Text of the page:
Pro Gambler James Holzhauer Continues Jeopardy Domination

James Holzhauer Vegas Gambler Jeopardy

James Holzhauer now owns the Top 6 single-day win totals in Jeopardy! history.

Professional gambler James Holzhauer continues to dominate the Jeopardy! game show. After 13 winning shows, Holzhauer’s winnings stand at $942,738 or an $75,518 per show. He now sits behind Ken Jennings as the 2nd all-time money winner in Jeopardy history.

The remarkable thing about James Holzhauer’s run on Jeopardy is the amount of winnings he collects per show. Already, he’s set the single-game record for winnings twice. In his 4th victory, Holzhauer won $110,914 in a single show. The next week, he surpassed the mark with a $131,127 total.

He uses the controversial “Forrest Bounce” method when picking questions. The bounce method means he bounces around the game board, leaving his opponent’s off-balance. Also, he often starts at the bottom of the game board, where the answers are worth more money.

It makes sense. By starting at the bottom of the board, a player wins 5x the money they would by starting at the top. When the Daily Double questions come, the player can wager more money on the outcome, thus swelling their prize total. As Holzhauer states, “You need a decent-sized bankroll to bet for profit, which is why I start at the bottom of the board.”

Risks of the Forrest Bounce

The strategy brings with its certain risks. Each category has 5 questions (answers*), with the questions at the bottom of the board harder than those at the top. Category headings can be vague at times, so those who start at the top get clues about what they might face at the bottom. Holzhauer wades into the hardest questions first, but his knowledge of trivia makes the strategy work.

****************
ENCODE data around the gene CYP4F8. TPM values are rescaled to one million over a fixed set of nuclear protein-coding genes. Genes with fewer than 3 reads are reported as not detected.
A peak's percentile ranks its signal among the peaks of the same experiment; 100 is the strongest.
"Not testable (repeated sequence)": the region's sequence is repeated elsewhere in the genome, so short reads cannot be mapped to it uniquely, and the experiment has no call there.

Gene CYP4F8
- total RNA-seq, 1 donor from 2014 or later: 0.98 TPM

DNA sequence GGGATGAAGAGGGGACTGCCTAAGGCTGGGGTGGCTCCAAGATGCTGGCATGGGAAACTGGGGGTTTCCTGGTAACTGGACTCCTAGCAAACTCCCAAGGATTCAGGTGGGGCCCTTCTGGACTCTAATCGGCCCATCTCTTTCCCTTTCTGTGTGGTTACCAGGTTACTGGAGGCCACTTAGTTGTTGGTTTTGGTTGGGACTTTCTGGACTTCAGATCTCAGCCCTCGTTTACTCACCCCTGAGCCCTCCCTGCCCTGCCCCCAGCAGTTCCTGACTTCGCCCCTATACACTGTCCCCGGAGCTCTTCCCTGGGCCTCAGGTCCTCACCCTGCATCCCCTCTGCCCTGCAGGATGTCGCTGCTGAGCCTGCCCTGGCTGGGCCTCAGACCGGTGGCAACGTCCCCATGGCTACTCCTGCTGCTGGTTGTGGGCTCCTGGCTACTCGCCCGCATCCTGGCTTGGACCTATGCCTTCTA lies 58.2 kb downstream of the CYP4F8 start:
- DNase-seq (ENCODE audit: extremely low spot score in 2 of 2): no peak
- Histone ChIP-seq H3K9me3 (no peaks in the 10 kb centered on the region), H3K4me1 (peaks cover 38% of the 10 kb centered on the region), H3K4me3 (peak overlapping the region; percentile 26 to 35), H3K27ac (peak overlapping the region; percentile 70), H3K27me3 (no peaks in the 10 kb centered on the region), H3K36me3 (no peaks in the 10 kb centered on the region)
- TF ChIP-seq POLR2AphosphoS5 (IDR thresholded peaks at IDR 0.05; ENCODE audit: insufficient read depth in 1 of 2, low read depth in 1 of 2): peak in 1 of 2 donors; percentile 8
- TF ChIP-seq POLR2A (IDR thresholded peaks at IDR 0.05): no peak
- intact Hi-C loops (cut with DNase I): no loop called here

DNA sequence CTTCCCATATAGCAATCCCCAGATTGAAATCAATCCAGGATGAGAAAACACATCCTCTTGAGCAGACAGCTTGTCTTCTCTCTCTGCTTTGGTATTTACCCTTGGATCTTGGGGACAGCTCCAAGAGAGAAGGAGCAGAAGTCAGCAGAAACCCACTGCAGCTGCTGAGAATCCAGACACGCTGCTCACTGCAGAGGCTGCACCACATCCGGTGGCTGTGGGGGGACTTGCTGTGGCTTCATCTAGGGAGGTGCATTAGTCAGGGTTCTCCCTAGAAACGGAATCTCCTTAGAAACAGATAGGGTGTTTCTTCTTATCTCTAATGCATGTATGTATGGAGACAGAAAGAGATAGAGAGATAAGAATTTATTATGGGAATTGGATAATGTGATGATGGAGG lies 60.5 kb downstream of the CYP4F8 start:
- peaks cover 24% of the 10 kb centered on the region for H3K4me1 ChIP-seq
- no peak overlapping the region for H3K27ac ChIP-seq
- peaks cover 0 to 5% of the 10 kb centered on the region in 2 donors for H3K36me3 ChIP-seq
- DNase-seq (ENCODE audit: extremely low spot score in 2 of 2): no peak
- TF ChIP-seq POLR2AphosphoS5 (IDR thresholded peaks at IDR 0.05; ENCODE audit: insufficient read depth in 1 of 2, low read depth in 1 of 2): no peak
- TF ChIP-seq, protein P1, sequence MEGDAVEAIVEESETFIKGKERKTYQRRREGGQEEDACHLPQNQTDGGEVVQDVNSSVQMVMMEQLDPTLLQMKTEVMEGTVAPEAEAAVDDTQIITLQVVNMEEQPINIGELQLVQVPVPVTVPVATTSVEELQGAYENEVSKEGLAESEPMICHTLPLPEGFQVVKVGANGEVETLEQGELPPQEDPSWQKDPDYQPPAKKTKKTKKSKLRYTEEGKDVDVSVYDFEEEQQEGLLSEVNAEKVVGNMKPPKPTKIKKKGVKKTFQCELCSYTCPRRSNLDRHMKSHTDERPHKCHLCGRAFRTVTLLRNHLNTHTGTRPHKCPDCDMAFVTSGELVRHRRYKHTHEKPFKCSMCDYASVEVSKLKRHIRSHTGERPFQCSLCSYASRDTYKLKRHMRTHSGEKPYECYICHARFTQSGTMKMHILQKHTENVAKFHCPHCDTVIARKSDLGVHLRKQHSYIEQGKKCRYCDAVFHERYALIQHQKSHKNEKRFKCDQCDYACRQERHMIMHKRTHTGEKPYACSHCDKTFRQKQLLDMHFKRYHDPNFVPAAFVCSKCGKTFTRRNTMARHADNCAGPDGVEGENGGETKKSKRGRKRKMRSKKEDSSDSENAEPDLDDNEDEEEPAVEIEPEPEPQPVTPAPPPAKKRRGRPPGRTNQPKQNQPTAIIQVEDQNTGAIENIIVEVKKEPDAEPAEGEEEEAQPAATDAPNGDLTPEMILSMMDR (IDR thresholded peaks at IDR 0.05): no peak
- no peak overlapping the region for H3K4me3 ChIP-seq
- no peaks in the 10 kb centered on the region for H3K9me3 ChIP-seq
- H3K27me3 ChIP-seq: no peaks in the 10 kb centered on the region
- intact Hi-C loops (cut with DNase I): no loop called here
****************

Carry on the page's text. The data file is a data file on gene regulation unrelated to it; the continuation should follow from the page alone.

“Just Gobsmacked by James”

That is the key to James Holzhauer’s record-breaking stint: his ability to answer questions consistently. Ken Jennings, the all-time money leader, said as much in a recent tweet: “This is absolutely insane. I’ve always wanted to see someone try Jeopardy! wagering this way who had the skills to back it up.”

Jennings told Wired he is “just gobsmacked by James”, and he’s rooting for the professional Las Vegas sports bettor to break his 15-year streak. Ken Jennings built a 74-game winning streak on Jeopardy in 2004, eventually collecting more than $2.5 million during his run. His average winning total was over $31,000 per show.

34 Wins Breaks the Record (At This Pace)

That average total pales in comparison to James Holzhauer’s total. If he continues at this pace, Holzhauer could break Ken Jennings’ all-time record in less than half as many shows (34). Of course, Holzhauer’s strategy is a risky one; if he misses a couple of questions at the wrong time, his streak could come to an end quickly.

For his part, Ken Jennings hopes to see Holzhauer break the record. It’s good for Jeopardy to have “the next great champion”. Ken Jennings summed it up, saying, “As a fan of the show, I’m actually rooting for James or anybody who can take a swing at that record. It’s bizarre to me that it’s still a one-off.”

Brad Rutter

Brad Rutter owns the record for the most winnings in game show history, along with the most winnings on Jeopardy!. Rutter won those totals in special events Jeopardy! Ultimate Tournament of Champions (2005) and the Battle of the Decades (2014).

Originally, Brad Rutter’s winnings in standard Jeopardy shows was much smaller than Ken Jennings’, because Rutter starred in a time that champions’ runs ended after 5 days — whether they continued winning or not. Ken Jennings was the first great champion after Jeopardy changed the rules to allow winners to continue until defeat.

Since then, no Jeopardy winners besides Ken Jennings has won more than 20 games in a row. James Holzhauer has a serious chance to get past the 20-win mark and break Jennings’ record.

*Note: Yes, we know it’s actually answers and not questions. Those who don’t watch Jeopardy! would be hopelessly confused if we switched the term ‘questions’ with ‘answers’ and vice versa, so we refer to them as we would in a generic trivia game. Jeopardy viewers know what we mean.